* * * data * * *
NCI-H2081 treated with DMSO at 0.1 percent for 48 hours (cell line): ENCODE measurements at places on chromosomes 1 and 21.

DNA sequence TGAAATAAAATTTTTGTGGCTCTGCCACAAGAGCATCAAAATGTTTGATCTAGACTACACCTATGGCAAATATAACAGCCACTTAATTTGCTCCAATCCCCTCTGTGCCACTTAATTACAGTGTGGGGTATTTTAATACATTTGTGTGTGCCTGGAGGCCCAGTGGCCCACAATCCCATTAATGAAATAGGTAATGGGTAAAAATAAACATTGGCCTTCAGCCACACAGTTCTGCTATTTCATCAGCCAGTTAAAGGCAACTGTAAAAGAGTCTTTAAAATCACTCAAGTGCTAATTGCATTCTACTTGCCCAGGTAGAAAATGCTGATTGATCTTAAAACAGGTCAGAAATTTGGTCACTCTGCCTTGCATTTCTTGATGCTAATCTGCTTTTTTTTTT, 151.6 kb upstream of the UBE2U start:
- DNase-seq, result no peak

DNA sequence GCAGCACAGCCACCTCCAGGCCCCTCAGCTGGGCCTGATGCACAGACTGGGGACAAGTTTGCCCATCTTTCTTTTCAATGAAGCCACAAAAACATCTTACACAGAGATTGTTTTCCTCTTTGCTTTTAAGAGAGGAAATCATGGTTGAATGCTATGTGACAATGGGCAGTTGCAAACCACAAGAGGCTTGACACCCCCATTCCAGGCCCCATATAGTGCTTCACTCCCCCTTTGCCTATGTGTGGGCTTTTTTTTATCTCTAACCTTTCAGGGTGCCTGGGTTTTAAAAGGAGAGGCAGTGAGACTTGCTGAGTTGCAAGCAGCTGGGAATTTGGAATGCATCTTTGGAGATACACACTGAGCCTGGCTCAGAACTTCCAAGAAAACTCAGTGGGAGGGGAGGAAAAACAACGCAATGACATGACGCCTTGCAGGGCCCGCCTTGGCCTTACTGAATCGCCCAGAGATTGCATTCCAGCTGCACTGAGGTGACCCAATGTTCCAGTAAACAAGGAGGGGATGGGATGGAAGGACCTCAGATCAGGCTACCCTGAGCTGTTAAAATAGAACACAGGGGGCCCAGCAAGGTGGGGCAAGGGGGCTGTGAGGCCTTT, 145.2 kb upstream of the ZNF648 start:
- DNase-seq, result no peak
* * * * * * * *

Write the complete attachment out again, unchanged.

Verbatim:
NCI-H2081 treated with DMSO at 0.1 percent for 48 hours (cell line): ENCODE measurements at places on chromosomes 1 and 21.

DNA sequence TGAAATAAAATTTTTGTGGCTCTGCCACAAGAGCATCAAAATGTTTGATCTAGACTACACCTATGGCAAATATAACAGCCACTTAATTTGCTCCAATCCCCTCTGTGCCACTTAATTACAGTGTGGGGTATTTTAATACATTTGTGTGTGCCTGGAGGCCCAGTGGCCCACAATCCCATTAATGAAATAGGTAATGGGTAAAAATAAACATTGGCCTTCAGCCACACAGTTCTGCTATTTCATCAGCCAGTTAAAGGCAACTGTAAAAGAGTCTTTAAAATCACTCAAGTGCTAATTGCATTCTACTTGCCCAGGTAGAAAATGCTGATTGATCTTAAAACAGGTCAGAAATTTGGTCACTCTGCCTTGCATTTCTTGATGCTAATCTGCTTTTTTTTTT, 151.6 kb upstream of the UBE2U start:
- DNase-seq, result no peak

DNA sequence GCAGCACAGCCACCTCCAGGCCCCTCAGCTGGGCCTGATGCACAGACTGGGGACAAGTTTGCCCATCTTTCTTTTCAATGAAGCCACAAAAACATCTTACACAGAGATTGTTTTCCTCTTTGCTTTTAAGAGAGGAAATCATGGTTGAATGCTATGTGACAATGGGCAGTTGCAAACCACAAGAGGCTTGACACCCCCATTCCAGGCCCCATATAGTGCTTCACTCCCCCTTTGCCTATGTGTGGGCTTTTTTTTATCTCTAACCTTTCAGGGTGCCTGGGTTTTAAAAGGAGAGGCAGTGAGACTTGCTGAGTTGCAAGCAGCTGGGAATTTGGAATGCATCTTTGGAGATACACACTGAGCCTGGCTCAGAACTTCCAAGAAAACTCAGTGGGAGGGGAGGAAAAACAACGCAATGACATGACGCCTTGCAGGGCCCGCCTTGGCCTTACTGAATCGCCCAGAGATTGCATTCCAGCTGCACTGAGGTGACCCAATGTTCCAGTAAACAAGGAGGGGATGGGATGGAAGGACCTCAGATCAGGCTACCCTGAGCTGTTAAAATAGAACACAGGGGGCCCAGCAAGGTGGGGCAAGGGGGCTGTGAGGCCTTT, 145.2 kb upstream of the ZNF648 start:
- DNase-seq, result no peak